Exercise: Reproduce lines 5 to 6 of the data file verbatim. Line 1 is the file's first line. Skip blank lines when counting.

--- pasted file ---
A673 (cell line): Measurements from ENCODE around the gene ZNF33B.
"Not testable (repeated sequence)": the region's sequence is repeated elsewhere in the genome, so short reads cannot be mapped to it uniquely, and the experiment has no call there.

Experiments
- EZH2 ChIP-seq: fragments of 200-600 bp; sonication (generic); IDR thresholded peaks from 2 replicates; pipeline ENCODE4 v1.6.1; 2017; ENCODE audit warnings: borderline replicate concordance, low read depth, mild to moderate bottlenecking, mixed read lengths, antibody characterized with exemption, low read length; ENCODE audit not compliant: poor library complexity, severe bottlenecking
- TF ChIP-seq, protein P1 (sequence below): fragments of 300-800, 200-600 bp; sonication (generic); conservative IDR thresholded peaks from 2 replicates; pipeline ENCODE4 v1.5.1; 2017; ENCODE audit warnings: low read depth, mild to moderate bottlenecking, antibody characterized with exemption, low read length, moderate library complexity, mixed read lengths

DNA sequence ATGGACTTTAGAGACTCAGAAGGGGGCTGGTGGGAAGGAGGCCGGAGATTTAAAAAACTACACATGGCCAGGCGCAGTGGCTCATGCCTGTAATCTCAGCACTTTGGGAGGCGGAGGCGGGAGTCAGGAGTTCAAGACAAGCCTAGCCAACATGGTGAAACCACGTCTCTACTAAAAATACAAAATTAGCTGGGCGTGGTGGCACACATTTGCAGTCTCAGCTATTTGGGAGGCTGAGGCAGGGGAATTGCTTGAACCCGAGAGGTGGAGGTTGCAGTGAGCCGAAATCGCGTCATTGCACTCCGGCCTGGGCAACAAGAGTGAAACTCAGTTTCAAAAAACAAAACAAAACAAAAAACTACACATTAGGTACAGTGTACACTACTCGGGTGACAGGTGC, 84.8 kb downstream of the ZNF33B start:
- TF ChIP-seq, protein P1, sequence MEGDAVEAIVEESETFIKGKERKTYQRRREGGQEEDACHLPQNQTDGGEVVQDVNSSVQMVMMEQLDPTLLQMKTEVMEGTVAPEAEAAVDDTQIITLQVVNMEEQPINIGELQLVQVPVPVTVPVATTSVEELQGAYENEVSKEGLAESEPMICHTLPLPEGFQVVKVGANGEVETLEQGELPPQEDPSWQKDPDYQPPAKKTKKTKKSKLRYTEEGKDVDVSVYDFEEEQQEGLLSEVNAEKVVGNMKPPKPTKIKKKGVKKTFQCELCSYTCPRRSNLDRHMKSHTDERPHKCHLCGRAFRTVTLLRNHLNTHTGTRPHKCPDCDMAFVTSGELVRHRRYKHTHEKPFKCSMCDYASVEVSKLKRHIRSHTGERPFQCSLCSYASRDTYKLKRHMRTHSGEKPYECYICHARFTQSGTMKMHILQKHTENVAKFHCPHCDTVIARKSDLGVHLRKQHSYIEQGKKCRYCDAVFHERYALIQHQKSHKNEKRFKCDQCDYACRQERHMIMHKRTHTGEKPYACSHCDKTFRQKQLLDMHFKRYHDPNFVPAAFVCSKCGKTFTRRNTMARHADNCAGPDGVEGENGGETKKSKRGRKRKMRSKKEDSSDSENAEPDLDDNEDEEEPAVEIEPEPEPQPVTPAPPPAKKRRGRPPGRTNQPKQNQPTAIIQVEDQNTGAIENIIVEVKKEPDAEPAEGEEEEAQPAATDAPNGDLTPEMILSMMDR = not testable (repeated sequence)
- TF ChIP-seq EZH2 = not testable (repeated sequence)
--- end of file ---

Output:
- TF ChIP-seq, protein P1 (sequence below): fragments of 300-800, 200-600 bp; sonication (generic); conservative IDR thresholded peaks from 2 replicates; pipeline ENCODE4 v1.5.1; 2017; ENCODE audit warnings: low read depth, mild to moderate bottlenecking, antibody characterized with exemption, low read length, moderate library complexity, mixed read lengths

DNA sequence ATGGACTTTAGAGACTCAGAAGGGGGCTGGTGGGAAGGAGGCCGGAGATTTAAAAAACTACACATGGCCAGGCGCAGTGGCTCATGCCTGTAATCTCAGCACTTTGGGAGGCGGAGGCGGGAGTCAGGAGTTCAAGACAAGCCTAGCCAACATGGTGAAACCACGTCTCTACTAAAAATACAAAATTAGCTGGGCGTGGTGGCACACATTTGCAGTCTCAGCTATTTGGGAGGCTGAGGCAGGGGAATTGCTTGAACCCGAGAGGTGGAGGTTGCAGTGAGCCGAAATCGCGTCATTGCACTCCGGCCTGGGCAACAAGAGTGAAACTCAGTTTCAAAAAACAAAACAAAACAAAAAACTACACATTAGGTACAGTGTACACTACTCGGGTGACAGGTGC, 84.8 kb downstream of the ZNF33B start: